By Keri Hayes
Arizona Daily Wildcat
This year's Master of Fine Arts Thesis Exhibition presents a combination of unique internal visions and manipulations of some not so unique societal realities for a truly enlightening and eclectic viewing experience.
Modern media stories and societal stereotypes are reproduced and given new meanings by Carlos Encinas in his group of works dealing with childrearing and modern Hispanic life.
Video game images of violence, fast cars and tough men symbolically come to life in Encinas' piece "Game." Painted steel and digital images combine to create a striking message about the correlation between play and real life for children of the '90s.
Video images reminiscient of the evening news appear throughout Encinas' works, interspersed at times with police helicopters, guns, skeletons and religious symbols. Pieces like "Video Paz" say a lot about people's ability to retain religious faith in a society overrun by violence and death.
In contrast, Mary B. Tuma's installation presents dreamlike images to create a peaceful vision entitled "Shapeshifters." Tuma drapes gauze netting and ribbons over dried plants to resemble human figures. The figures are mounted above an ocean of ghostly tumbleweeds, some covered in netting, others piled atop one another. The installation is divided by an enormous dried tree, artfully decorated with straw weavings.
Leslie Schmidt manipulates and paints photos from her mother's modeling career into large murals that explore gender issues. Some images are combined with other photographs depicting older women with different body images to create messages about generational differences. In other creations, such as "S-Curve" and "Untitled," expectations of femininity are examined.
Tai Goo's award-winning knife-making skills contribute to a series of striking sculptures. "Matricide" depicts a blazing knife piercing through mother earth in a symbolic gesture of our current environmental state.
A six foot fence toward the back of the exhibit displays a series of paintings by Laura J. Valandry depicting the different stages of her son's development and her own struggles to accept his journey into adulthood.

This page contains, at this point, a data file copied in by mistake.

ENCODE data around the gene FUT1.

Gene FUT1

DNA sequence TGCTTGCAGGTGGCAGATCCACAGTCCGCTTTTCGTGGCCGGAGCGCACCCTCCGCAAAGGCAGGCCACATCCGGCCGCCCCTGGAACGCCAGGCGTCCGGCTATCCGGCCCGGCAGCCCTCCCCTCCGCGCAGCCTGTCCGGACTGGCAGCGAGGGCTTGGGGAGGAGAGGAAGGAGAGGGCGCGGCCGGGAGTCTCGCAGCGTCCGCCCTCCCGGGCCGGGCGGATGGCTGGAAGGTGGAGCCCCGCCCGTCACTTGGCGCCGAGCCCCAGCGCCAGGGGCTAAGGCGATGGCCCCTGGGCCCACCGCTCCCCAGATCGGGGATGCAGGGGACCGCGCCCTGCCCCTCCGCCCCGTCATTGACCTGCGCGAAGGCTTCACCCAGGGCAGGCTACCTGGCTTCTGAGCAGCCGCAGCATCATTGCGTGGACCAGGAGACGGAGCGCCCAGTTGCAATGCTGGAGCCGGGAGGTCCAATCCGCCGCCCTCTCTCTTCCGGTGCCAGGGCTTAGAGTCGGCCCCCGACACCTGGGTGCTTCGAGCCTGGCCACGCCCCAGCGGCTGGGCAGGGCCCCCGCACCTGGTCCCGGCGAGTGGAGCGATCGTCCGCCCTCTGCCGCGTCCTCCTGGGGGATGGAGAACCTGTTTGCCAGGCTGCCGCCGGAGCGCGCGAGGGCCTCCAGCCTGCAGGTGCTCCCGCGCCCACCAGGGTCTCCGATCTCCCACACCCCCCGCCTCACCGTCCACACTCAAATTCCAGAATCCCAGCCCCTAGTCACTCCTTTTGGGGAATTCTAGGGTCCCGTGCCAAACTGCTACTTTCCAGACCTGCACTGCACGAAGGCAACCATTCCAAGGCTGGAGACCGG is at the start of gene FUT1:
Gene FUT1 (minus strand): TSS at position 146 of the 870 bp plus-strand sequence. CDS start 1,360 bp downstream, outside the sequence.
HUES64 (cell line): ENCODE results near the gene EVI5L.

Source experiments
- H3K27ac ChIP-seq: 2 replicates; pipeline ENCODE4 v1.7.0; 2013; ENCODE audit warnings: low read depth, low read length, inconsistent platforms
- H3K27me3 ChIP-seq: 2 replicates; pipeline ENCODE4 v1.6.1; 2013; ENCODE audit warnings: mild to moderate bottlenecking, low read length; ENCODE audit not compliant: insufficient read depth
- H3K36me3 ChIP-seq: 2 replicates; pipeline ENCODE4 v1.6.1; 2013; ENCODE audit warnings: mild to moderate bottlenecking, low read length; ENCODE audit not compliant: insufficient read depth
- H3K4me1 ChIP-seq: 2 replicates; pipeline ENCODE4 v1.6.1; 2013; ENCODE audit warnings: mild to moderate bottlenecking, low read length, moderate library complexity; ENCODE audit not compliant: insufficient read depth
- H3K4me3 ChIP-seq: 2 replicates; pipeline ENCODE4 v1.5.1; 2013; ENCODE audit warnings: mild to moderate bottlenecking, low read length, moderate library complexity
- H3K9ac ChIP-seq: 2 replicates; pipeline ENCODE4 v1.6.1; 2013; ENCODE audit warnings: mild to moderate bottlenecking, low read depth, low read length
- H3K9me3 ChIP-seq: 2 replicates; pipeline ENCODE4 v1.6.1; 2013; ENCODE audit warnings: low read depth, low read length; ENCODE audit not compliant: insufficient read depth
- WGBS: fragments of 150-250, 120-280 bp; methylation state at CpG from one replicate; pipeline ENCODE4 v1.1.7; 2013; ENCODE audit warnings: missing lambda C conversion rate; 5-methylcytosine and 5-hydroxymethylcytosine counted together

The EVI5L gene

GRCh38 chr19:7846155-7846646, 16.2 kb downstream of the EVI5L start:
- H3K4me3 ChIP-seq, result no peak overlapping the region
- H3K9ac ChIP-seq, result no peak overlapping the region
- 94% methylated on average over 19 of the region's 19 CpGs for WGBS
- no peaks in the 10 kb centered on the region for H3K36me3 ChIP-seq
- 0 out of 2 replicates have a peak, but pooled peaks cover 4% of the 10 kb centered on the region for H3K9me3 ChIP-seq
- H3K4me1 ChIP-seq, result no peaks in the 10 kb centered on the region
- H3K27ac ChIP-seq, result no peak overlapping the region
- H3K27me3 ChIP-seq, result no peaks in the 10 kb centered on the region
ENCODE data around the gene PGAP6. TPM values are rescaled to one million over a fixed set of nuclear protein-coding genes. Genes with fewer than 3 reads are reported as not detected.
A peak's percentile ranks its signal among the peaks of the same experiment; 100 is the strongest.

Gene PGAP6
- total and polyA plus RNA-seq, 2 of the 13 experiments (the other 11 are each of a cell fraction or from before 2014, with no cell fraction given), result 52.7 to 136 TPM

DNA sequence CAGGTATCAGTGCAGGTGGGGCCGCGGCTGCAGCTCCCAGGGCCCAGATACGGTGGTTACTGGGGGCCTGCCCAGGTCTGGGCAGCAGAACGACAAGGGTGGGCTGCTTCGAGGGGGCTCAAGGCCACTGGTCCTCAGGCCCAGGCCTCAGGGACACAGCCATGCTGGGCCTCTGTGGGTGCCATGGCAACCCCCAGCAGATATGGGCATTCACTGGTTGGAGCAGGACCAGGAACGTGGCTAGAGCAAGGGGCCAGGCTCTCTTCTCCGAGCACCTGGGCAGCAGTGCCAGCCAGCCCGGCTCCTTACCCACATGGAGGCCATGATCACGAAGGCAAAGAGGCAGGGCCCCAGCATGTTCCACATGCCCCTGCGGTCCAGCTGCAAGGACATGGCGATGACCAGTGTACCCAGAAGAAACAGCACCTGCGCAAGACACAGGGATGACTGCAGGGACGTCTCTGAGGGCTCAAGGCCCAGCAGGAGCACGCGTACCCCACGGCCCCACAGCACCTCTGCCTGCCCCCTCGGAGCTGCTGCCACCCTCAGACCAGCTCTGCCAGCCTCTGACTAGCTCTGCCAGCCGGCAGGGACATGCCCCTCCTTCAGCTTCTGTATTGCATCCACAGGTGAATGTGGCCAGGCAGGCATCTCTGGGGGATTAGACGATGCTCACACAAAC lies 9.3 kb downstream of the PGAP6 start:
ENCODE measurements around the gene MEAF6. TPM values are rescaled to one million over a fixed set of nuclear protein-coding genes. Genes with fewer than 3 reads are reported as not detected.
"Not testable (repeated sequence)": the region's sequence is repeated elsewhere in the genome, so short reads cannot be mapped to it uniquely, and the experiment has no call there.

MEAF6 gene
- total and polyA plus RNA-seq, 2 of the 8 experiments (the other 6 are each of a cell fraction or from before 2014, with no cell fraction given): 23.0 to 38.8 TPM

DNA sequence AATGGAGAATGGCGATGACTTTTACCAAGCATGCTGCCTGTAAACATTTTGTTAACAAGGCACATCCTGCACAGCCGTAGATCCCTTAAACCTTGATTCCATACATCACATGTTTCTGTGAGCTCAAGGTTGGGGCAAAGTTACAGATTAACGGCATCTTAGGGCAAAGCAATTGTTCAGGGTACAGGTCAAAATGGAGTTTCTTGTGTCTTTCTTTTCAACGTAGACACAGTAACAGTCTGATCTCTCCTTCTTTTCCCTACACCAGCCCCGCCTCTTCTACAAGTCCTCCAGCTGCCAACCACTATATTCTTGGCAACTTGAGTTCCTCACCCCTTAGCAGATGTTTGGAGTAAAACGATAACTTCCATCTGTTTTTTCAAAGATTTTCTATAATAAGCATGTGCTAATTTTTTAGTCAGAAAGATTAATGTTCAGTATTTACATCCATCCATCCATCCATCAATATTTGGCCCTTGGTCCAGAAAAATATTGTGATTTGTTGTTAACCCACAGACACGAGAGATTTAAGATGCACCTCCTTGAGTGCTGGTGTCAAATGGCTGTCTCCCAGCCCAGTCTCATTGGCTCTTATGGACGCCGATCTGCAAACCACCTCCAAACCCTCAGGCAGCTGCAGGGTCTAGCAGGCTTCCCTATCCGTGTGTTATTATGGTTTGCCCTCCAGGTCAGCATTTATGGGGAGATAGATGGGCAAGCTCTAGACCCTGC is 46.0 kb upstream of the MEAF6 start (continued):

Anya Kristin Beeler uses sterling, acrylic, enamel and mosaic tiles to create her unique pieces which eminate distinct messages about what she calls "false dichotomies in life." One piece, "Influence of Planet X" had a particularly interesting theme of rechanneled energy - a woman's aura flows from the back of her mind into her lower stomach where a series of vibrations flow to her heart.
Elizabeth Kronlage's interest in the nuances of speaking and listening are reflected in her interesting audience participation piece, "The Conversation Piece." Lori Wolverton's work "Separate Acts of Private Production" is also one the viewer must meditate on to gather the full meaning.
Also contributing to the MFA show is Cynthia Laureen Vogt's exploration of books as art forms, Andrea Reynosa's cast bronze pieces and Zoe Dimassis' mixed media sculptures.
The location on campus makes it a perfect activity in between classes or after a long boring day when in need of some intellectual or visual stimulation.
The Master of Fine Arts Thesis Exhibition at the UA Museum of Art will continue through Sunday, April 24. Museum hours are 9 a.m. to 5 p.m. Monday through Friday; noon to 4 p.m. Sundays. Read Next Article